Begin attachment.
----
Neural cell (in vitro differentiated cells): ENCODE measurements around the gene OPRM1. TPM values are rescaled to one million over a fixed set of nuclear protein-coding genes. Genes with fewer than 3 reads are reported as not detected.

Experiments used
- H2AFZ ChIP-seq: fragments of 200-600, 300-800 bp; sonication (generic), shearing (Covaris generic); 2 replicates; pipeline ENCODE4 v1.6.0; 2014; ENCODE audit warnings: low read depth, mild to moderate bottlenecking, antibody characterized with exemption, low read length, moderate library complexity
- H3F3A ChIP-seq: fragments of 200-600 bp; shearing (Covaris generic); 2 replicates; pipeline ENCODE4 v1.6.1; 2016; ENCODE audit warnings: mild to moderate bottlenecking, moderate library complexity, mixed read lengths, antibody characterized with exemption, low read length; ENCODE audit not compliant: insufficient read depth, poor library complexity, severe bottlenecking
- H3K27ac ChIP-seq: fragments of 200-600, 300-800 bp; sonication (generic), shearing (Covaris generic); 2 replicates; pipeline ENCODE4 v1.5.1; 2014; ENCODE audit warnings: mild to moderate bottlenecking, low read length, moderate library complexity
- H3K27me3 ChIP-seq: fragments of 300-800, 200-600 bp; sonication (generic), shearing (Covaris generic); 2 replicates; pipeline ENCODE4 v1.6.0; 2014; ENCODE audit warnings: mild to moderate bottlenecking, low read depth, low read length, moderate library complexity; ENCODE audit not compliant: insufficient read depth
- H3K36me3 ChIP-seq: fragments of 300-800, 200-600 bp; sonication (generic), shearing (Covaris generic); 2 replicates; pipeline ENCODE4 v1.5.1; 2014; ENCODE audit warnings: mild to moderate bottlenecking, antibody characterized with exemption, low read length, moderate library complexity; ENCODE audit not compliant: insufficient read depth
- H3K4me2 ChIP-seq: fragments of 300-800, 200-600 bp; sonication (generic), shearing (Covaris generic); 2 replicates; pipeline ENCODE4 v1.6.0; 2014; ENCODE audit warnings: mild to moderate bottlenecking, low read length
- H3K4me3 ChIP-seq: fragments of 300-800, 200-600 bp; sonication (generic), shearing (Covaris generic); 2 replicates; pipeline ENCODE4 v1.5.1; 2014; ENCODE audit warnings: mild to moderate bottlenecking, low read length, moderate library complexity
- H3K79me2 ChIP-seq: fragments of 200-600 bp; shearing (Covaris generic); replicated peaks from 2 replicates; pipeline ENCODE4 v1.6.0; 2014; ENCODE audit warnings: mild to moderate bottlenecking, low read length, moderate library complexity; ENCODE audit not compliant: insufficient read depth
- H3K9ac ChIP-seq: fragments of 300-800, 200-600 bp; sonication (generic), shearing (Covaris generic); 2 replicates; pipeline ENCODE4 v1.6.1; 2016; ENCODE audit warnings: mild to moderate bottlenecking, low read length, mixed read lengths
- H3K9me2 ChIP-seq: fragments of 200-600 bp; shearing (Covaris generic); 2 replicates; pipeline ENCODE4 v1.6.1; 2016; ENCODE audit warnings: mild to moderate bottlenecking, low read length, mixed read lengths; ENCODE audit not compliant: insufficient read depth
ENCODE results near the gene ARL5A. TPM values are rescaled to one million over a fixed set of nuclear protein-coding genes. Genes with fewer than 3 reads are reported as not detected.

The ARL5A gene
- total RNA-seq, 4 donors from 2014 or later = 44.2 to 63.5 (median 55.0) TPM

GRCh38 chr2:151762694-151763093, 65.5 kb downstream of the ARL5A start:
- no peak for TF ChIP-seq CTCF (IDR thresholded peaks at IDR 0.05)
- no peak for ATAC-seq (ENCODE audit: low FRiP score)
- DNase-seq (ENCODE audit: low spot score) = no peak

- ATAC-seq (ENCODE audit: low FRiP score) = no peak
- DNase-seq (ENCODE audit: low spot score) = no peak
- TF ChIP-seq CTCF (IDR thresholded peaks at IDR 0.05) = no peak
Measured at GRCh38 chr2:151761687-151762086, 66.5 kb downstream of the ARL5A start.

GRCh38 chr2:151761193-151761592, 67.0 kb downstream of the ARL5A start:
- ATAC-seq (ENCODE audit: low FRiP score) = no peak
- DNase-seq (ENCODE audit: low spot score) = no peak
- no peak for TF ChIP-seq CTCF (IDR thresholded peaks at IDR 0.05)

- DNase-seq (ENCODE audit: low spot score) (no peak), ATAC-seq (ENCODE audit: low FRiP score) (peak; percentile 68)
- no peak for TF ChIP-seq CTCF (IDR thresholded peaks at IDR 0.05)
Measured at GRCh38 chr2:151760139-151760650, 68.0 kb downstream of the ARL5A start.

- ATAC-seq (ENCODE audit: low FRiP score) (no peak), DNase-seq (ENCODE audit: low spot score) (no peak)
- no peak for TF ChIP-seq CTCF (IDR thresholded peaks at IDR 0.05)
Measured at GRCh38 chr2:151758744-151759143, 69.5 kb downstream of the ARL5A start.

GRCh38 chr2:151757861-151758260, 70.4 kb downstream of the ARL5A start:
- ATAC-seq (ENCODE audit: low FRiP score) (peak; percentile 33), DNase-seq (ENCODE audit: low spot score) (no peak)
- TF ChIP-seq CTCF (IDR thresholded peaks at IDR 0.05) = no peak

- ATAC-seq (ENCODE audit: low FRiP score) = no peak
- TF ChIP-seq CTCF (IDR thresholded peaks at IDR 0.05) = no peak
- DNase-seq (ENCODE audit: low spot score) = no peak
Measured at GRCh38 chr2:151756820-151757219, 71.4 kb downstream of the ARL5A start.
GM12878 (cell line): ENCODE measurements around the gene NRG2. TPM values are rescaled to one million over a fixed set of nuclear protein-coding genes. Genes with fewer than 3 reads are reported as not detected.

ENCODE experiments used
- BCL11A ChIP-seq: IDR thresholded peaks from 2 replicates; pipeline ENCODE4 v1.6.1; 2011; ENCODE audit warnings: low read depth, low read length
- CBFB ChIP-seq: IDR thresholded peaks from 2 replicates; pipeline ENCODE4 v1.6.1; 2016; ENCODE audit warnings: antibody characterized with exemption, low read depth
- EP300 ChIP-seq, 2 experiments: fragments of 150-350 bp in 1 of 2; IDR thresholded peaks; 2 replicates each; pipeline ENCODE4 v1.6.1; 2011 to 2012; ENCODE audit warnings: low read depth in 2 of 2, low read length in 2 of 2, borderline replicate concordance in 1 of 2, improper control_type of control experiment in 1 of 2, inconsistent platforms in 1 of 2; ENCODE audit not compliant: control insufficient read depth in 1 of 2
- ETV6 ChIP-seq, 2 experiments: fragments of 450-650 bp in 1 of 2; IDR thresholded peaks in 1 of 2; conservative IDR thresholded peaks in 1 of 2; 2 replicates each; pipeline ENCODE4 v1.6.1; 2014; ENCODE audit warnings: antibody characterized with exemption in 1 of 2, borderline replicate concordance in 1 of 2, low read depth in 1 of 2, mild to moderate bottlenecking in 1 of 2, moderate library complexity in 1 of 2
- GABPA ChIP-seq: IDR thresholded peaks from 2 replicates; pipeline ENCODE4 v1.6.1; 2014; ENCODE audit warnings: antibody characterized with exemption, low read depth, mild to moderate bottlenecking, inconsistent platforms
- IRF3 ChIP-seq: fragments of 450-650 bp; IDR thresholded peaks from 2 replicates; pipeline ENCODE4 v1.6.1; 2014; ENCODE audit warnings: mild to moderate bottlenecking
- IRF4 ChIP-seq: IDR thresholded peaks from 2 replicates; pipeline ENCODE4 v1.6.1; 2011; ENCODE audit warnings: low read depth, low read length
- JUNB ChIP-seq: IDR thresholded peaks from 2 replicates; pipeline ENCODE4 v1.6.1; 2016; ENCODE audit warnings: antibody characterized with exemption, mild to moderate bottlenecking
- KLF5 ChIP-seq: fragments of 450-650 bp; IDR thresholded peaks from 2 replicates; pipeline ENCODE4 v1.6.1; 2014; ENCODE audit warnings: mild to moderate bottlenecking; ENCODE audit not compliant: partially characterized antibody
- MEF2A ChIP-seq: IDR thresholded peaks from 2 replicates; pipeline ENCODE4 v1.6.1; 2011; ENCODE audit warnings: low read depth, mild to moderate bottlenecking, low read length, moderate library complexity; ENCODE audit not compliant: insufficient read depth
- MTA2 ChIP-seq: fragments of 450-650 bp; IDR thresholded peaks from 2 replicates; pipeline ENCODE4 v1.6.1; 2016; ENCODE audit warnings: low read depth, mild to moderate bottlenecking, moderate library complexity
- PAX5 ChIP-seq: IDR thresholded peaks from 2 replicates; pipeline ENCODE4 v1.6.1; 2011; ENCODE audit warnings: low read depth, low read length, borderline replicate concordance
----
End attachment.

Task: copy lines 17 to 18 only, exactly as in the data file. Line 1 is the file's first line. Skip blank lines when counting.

- no peak for TF ChIP-seq CTCF (IDR thresholded peaks at IDR 0.05)
- no peak for ATAC-seq (ENCODE audit: low FRiP score)